Discovery to promise
Chemist “tuning up” potential new therapeutic for world’s deadliest disease
The 2003 discovery of PCSK9 – a protein with a clunky name and unknown function – would solve a genetic mystery on two continents.
In Paris, a group of researchers was tracking families suffering from abnormally high cholesterol. Around the same time in Dallas, scientists were astounded by a handful of cases registering extraordinarily low levels. In both instances, genetic sequencing quickly homed in on PCSK9.
The correlation sparked a gold rush in the pharmaceutical world.
Within nine years the first antibodies entered clinical trials. By 2015, two new drugs for treating cardiovascular disease were on the market.
It was translational medicine at warp speed, a discovery-to-product surge perhaps unmatched in the modern genomic era. And the story is far from over.
What makes Proprotein Convertase Subtilisin/Kexin type 9 the most exciting frontier in heart health since the invention of statins?
In his office in the pharmacy school, Weiping Tang gives a bold answer: targeting PCSK9 is a game changer in how we think about and combat cardiovascular diseases, the number one cause of death globally.
Cardiovascular diseases, caused by LDL (“bad”) cholesterol building up as plaque and clogging arteries, kill more than 17 million people every year. And they’re a multibillion dollar scourge.
“Lowering cholesterol has the highest market share among all pharmaceuticals,” says Tang.
Sales of Lipitor alone topped $13 billion annually before it went off patent.
Statins (like Lipitor) are the blockbuster therapy of choice. However, approximately one in five patients cannot achieve the desired results due to side effects. For these patients, an alternative is needed.
That’s where PCSK9 comes in.
To understand how, Tang describes the process by which our bodies regulate cholesterol:
When LDL cholesterol travels through the bloodstream, receptors on the surface of liver cells catch the particles, haul them inside and degrade them. A job well done, the receptors then return to the surface of the cell to look for more interlopers.
The same cells secrete PCSK9 protein to bind to the receptors and act as a sort of referee. The problem is that PCSK9 can end up degrading the receptors themselves. The result is dead receptors, and cholesterol getting a free pass.
The process is a big red bullseye for pharmaceutical intervention.
But the drugs that sped to market so quickly following the 2003 discovery are antibodies, and antibodies have drawbacks.
“They require injection which is not ideal, and in some patients there are undesired immune effects because these are biological drugs,” says Tang.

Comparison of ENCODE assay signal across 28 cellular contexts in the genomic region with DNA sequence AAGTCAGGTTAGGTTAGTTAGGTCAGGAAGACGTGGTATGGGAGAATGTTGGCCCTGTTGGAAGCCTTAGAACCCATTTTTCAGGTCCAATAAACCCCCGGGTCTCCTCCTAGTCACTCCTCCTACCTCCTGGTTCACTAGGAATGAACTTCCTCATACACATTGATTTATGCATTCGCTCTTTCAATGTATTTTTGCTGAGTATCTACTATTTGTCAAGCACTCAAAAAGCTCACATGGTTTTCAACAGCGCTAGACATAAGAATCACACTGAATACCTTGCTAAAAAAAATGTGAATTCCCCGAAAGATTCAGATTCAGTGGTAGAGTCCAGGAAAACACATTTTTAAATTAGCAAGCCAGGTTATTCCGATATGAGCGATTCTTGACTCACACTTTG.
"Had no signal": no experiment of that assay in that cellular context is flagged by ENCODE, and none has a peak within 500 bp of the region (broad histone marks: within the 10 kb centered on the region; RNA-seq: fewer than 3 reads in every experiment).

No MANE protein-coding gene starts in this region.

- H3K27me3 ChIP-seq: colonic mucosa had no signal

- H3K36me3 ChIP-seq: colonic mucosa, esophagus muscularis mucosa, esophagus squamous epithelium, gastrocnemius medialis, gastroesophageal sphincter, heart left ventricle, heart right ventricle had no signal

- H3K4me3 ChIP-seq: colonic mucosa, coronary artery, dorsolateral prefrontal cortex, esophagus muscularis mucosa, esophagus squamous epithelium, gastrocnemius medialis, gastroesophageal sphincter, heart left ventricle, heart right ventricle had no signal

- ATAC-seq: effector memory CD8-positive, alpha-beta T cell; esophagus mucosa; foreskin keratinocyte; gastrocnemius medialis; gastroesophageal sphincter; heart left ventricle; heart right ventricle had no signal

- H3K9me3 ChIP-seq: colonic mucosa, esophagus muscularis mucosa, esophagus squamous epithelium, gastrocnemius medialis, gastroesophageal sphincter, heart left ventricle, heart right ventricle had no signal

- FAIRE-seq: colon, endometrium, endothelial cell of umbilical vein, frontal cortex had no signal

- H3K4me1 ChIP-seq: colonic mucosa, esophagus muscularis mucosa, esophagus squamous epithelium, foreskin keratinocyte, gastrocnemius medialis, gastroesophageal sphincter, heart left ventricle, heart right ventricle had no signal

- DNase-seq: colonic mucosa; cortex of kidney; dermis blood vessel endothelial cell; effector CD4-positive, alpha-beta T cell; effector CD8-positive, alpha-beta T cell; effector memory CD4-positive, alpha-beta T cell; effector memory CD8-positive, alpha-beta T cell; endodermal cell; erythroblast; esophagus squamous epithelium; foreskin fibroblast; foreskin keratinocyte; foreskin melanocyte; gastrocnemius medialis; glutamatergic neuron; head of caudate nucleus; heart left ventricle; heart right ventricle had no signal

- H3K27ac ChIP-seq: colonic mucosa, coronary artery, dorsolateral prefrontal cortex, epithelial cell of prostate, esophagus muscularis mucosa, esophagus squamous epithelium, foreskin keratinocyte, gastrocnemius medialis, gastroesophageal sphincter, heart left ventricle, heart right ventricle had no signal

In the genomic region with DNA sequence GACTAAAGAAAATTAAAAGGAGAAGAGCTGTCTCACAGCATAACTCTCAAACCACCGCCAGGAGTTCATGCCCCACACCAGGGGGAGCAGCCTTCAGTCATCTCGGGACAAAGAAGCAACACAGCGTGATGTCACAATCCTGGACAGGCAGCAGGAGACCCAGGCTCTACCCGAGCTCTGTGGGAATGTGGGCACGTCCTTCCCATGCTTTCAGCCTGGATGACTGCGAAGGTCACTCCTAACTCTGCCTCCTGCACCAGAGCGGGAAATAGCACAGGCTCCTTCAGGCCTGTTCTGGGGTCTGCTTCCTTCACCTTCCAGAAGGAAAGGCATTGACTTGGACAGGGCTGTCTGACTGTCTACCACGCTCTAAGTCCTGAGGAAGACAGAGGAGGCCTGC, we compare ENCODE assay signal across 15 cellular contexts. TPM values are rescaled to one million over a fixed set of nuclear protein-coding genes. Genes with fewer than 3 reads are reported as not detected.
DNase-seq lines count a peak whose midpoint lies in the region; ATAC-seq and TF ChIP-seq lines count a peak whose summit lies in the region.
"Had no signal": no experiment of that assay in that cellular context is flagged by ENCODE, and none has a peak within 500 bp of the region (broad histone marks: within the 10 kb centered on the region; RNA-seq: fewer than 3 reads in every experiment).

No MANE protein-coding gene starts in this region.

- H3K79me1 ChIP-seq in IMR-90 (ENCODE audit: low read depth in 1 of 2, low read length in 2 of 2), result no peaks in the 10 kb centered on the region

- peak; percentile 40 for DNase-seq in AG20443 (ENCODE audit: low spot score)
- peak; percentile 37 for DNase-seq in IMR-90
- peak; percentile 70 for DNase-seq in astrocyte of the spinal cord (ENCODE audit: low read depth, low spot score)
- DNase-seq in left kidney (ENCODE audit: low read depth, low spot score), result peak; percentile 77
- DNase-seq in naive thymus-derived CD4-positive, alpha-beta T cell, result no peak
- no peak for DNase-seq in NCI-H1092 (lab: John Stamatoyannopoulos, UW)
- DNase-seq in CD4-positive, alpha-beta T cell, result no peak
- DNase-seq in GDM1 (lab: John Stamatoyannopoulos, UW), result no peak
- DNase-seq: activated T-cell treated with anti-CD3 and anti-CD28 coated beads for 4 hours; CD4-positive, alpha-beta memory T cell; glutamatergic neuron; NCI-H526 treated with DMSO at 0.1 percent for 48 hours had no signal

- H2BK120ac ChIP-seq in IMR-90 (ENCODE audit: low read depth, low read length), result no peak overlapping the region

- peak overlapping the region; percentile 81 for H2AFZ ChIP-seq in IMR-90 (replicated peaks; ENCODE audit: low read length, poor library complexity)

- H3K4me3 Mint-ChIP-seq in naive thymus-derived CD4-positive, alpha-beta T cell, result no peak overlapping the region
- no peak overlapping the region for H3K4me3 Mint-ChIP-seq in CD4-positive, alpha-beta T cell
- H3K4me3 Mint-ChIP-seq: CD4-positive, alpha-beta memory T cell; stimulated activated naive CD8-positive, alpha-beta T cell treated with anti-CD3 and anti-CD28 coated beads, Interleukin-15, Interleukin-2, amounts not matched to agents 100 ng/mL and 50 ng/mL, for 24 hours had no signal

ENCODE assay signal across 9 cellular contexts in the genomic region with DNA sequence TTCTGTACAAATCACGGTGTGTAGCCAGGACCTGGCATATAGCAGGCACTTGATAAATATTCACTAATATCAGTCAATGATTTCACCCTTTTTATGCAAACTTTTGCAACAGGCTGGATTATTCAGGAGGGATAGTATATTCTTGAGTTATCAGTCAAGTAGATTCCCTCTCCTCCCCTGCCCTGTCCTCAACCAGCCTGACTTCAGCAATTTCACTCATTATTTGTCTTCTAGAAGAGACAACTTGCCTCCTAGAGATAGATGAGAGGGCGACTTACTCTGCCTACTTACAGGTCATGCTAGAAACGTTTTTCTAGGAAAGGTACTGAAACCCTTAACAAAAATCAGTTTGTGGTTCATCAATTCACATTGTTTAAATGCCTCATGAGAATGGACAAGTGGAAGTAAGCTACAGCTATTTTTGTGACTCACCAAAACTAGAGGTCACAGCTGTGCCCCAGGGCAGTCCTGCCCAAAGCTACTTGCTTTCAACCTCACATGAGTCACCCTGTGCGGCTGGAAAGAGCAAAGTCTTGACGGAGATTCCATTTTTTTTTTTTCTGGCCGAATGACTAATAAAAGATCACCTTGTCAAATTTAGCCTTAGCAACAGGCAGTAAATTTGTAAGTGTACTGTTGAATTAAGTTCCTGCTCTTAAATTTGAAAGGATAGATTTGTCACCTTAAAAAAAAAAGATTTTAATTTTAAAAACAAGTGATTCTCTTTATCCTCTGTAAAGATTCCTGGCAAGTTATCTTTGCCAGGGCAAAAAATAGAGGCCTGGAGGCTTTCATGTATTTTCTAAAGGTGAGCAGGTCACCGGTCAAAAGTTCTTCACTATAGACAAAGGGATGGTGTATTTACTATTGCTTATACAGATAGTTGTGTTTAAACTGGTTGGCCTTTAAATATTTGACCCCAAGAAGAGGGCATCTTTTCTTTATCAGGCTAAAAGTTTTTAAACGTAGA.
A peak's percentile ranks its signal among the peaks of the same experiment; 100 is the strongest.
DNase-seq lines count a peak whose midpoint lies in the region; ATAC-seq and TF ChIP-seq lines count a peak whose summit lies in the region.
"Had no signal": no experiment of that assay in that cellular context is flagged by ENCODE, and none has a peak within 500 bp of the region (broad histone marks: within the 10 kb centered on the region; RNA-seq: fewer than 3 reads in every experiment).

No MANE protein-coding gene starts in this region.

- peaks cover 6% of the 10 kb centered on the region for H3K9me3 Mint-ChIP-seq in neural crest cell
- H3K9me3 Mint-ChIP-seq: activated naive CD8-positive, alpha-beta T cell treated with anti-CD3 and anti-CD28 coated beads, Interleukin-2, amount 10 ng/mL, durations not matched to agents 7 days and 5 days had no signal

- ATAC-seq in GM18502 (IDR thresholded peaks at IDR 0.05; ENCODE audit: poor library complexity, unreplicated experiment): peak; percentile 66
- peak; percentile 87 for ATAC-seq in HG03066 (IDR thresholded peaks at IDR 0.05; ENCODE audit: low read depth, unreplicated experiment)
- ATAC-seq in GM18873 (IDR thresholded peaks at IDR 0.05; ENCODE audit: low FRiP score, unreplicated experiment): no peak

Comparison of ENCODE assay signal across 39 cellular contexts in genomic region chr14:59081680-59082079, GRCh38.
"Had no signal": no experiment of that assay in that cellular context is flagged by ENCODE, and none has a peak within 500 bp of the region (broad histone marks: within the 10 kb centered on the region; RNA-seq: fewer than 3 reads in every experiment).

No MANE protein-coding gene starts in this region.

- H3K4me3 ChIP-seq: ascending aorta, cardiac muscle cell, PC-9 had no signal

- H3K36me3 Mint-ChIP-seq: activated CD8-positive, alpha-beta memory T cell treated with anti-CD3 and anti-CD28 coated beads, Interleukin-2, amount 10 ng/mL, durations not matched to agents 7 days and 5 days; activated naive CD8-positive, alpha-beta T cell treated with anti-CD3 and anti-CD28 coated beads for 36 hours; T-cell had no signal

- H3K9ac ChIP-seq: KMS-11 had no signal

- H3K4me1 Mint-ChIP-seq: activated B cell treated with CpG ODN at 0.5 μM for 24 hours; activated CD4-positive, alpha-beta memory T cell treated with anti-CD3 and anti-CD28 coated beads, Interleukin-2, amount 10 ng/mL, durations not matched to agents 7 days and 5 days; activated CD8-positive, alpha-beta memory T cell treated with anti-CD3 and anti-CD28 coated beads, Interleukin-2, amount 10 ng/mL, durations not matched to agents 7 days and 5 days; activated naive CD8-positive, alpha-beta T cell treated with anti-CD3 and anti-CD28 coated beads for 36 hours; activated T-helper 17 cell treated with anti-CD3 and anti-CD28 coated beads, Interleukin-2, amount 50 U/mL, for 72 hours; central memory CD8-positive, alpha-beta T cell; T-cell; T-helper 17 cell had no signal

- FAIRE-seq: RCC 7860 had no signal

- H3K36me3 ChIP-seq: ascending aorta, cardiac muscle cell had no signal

His team of multidisciplinary collaborators (most notably, biochemist and lipids expert Alan Attie) are taking a different approach. Through their collective efforts, the team has been able to identify several small molecule secretion inhibitors that appear highly promising.
The inhibitors are inspired by a class of compounds called indoles that are naturally occurring (e.g., serotonin and tryptophan) and used widely in pharmaceuticals. Indoles and their derivatives are found in drugs for treating everything from cancer and schizophrenia to HIV and asthma.
With support from the WARF Accelerator Program, the team is fine-tuning the pharmacological properties of these small molecules for in vivo studies. Tang says this phenotype-based strategy is the most successful approach for developing first-in-class drugs.
He has reason for optimism. At this stage, the in vitro results are dramatic.
The project now faces a critical juncture. Tang, a Stanford- and Harvard-educated synthetic chemist, is currently “tuning up the soft spots” in the molecules, optimizing their structures to make them more potent, soluble and metabolically stable before proceeding in vivo.
He says support from the Accelerator Program has been essential to moving the project forward. Pharmaceutical development is a marathon not a sprint, and he knows that he’ll need years more data before broaching industry.
“The more work you put in at the beginning,” he says, “the higher chance that the pharmaceutical company will take the licensed compound into clinic.”
He also values the technical insights provided by Brad Henke, who recently joined the Accelerator Program as a biopharma Catalyst. Henke directed chemistry at GlaxoSmithKline for years and led research teams that produced 10 clinical drug candidates.
Tang says they “share a common language.”
Approaching his tenth year at UW-Madison, Tang is uniquely qualified to lead the project. He is co-director of the new UW Medicinal Chemistry Center, launched last summer. The center’s mission is to design and synthesize the drugs of tomorrow by collaborating with UW-Madison biomedical researchers.
Current projects include new therapeutics for treating diabetes, breast cancer, metabolic disorders and autoimmune diseases.
With a cool and confident demeanor, Tang carries the heavy mantle of his work in stride. But a stunning quote on the bottom of his slide deck seems to reveal his inner thoughts. It comes from science writer Stephen Hall, writing in the journal Nature:
“Of all the intriguing DNA sequences spat out by the Human Genome Project and its ancillary studies, perhaps none is a more promising candidate to have a rapid, largescale impact on human health than PCSK9.”